• numbness, pain, cold feeling, unexplained wounds, or skin color changes (pale, red, or blue appearance) in your fingers or toes;

  • chest pain, pounding heartbeats or fluttering in your chest, feeling like you might pass out;

  • sudden numbness or weakness (especially on one side of the body), sudden severe headache, slurred speech, problems with vision or balance;

  • blurred vision or other visual changes;

  • seizure (convulsions);

  • penis erection that is painful or lasts 4 hours or longer (rare); or

  • dangerously high blood pressure (severe headache, buzzing in your ears, uneven heartbeats).

Common side effects may include:

  • loss of appetite, weight loss;

  • mild fever; or

  • nausea, stomach pain.

This is not a complete list of side effects and others may occur. Call your doctor for medical advice about side effects. You may report side effects to FDA at 1-800-FDA-1088.

See also: Side effects (in more detail)

Dexmethylphenidate dosing information

Usual Adult Dose for Attention Deficit Disorder:

Extended-release:

Patients currently not involved in treatment with dexmethylphenidate, racemic methylphenidate, or other stimulants:
Initial: 10 mg once a day (in the morning)
Maintenance: Dosage may be adjusted in 10 mg increments at approximately weekly intervals.
Maximum dose: 40 mg/day

Patients currently involved in treatment with methylphenidate:
Initial: one-half the total daily dose of racemic methylphenidate
Maximum dose: 40 mg/day

Patients currently taking dexmethylphenidate immediate-release:
Initial dose: dose equal to the daily dose of immediate-release administered once a day (in the morning).
Maximum dose: 40 mg/day

Usual Pediatric Dose for Attention Deficit Disorder:

Immediate-release:
6 to 18 years:
Patients not currently taking racemic methylphenidate or other stimulants:
Initial: 2.5 mg twice a day, with an interval of at least 4 hours between doses.
Maintenance: Dosage may be adjusted in 2.5 to 5 mg increments at approximately weekly intervals.
Maximum dose: 10 mg twice a day

Patients currently taking methylphenidate:
Initial: one-half the dose of racemic methylphenidate.
Maximum dose: 10 mg twice a day.

Extended-release:
6 to 18 years:
Patients not currently taking dexmethylphenidate, racemic methylphenidate, or other stimulants:
Initial: 5 mg once a day (in the morning)
Maintenance: Dosage may be adjusted in 5 mg increments at approximately weekly intervals.
Maximum dose: 30 mg per day

Patients currently taking methylphenidate:
Initial: one-half the dose of racemic methylphenidate.
Maximum dose: 30 mg per day

Patients currently taking dexmethylphenidate immediate-release:
Initial dose: dose equal to the daily dose of immediate-release administered once a day (in the morning).
Maximum dose: 30 mg per day

What other drugs will affect dexmethylphenidate?

Tell your doctor about all medicines you use, and those you start or stop using during your treatment with dexmethylphenidate, especially:

  • an antacid;

  • an antidepressant;

  • blood pressure medication;

  • a blood thinner (warfarin, Coumadin);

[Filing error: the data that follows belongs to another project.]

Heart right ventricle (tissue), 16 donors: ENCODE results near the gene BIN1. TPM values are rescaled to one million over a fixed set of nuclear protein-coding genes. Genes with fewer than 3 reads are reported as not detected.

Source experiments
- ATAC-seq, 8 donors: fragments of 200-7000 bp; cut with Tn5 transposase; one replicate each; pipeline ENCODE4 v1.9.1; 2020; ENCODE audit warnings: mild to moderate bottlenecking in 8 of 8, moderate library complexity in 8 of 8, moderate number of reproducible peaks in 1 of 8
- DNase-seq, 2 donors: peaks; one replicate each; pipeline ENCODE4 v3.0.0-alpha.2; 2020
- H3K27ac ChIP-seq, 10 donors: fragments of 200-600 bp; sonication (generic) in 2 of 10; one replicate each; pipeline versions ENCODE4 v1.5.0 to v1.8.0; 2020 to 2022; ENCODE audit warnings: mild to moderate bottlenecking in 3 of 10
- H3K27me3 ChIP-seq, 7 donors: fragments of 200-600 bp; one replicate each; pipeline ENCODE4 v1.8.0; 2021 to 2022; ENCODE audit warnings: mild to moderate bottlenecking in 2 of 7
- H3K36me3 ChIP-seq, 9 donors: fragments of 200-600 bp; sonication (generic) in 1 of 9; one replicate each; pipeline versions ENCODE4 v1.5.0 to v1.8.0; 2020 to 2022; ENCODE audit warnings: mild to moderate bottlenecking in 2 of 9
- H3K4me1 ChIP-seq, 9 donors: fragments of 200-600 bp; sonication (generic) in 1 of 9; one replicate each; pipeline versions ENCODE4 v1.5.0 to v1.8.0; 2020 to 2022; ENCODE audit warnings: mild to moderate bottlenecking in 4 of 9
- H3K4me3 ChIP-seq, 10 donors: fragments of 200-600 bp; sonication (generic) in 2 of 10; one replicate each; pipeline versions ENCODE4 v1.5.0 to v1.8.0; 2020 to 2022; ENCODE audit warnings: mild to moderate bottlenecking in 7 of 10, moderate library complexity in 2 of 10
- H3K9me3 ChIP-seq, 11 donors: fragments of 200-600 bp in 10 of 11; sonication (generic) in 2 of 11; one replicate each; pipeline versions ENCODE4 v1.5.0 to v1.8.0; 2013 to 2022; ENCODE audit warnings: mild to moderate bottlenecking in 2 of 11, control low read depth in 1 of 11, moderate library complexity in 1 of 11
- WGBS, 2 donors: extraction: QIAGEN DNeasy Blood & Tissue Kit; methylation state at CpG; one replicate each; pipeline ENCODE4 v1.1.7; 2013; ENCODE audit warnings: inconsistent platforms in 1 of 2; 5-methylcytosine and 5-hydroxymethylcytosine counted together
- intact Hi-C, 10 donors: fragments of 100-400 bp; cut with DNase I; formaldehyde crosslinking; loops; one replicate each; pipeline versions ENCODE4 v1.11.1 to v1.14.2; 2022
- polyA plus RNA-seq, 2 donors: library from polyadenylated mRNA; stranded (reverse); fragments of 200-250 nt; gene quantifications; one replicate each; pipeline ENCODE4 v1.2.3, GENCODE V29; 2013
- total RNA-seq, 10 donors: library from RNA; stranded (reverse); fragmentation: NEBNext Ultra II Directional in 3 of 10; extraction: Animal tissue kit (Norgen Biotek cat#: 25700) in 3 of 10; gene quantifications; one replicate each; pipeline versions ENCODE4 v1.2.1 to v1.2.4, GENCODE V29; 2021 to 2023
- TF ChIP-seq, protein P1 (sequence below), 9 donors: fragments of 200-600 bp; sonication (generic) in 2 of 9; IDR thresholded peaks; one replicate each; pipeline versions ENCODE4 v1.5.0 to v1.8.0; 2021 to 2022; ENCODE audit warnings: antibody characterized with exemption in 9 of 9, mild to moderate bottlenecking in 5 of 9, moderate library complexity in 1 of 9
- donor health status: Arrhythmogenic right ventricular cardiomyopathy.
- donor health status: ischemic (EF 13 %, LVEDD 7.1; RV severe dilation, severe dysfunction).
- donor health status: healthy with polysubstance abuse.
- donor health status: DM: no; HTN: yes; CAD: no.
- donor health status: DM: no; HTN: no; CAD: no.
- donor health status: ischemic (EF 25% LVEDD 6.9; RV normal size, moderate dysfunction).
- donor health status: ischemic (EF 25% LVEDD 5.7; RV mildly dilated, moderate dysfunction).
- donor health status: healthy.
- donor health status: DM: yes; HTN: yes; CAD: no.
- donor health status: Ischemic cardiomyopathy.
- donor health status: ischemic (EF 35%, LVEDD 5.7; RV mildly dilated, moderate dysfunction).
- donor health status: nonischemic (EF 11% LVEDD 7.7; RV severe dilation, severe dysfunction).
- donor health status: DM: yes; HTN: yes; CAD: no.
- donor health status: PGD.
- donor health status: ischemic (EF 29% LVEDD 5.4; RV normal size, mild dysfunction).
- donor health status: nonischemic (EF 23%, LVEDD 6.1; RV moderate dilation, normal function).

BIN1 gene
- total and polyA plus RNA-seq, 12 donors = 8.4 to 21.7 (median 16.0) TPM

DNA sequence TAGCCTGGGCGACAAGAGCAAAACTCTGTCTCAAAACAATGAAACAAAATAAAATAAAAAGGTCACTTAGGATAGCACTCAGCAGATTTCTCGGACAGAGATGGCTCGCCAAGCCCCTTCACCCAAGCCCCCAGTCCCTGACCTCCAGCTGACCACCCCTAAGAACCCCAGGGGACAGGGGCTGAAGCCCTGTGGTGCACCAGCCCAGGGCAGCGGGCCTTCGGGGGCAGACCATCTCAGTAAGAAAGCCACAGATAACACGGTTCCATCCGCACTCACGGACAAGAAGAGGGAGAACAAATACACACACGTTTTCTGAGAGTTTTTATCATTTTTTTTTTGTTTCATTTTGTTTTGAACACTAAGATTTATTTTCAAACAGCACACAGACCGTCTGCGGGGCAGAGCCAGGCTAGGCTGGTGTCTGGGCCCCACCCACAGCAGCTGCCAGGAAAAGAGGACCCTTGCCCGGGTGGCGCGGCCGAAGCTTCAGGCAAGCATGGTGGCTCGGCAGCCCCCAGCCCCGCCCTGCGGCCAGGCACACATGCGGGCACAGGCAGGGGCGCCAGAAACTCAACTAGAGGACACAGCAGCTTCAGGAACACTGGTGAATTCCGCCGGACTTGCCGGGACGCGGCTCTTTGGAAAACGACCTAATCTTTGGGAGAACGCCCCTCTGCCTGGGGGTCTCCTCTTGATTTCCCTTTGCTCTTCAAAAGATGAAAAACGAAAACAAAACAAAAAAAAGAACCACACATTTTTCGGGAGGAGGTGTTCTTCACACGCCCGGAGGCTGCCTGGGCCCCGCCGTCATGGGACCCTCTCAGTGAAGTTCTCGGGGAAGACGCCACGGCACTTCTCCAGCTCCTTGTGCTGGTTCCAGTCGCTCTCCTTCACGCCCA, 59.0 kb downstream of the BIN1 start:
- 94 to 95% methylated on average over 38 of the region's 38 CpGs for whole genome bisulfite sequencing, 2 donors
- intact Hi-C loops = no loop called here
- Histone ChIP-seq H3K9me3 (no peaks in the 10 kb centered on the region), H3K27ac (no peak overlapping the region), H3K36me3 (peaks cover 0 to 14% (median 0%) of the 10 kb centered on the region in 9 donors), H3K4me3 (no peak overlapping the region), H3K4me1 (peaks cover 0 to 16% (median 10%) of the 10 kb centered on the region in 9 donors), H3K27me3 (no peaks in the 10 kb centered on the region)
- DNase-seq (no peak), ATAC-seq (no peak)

• cold or allergy medicine that contains a decongestant; or

  • seizure medication.

This list is not complete. Other drugs may interact with dexmethylphenidate, including prescription and over-the-counter medicines, vitamins, and herbal products. Not all possible interactions are listed in this medication guide.

Where can I get more information?

  • Your pharmacist can provide more information about dexmethylphenidate.
  • Remember, keep this and all other medicines out of the reach of children, never share your medicines with others, and use this medication only for the indication prescribed.
  • Disclaimer: Every effort has been made to ensure that the information provided by Cerner Multum, Inc. ('Multum') is accurate, up-to-date, and complete, but no guarantee is made to that effect. Drug information contained herein may be time sensitive. Multum information has been compiled for use by healthcare practitioners and consumers in the United States and therefore Multum does not warrant that uses outside of the United States are appropriate, unless specifically indicated otherwise. Multum's drug information does not endorse drugs, diagnose patients or recommend therapy. Multum's drug information is an informational resource designed to assist licensed healthcare practitioners in caring for their patients and/or to serve consumers viewing this service as a supplement to, and not a substitute for, the expertise, skill, knowledge and judgment of healthcare practitioners. The absence of a warning for a given drug or drug combination in no way should be construed to indicate that the drug or drug combination is safe, effective or appropriate for any given patient. Multum does not assume any responsibility for any aspect of healthcare administered with the aid of information Multum provides. The information contained herein is not intended to cover all possible uses, directions, precautions, warnings, drug interactions, allergic reactions, or adverse effects. If you have questions about the drugs you are taking, check with your doctor, nurse or pharmacist.

Copyright 1996-2012 Cerner Multum, Inc. Version: 8.02. Revision Date: 2014-03-24, 8:25:21 AM.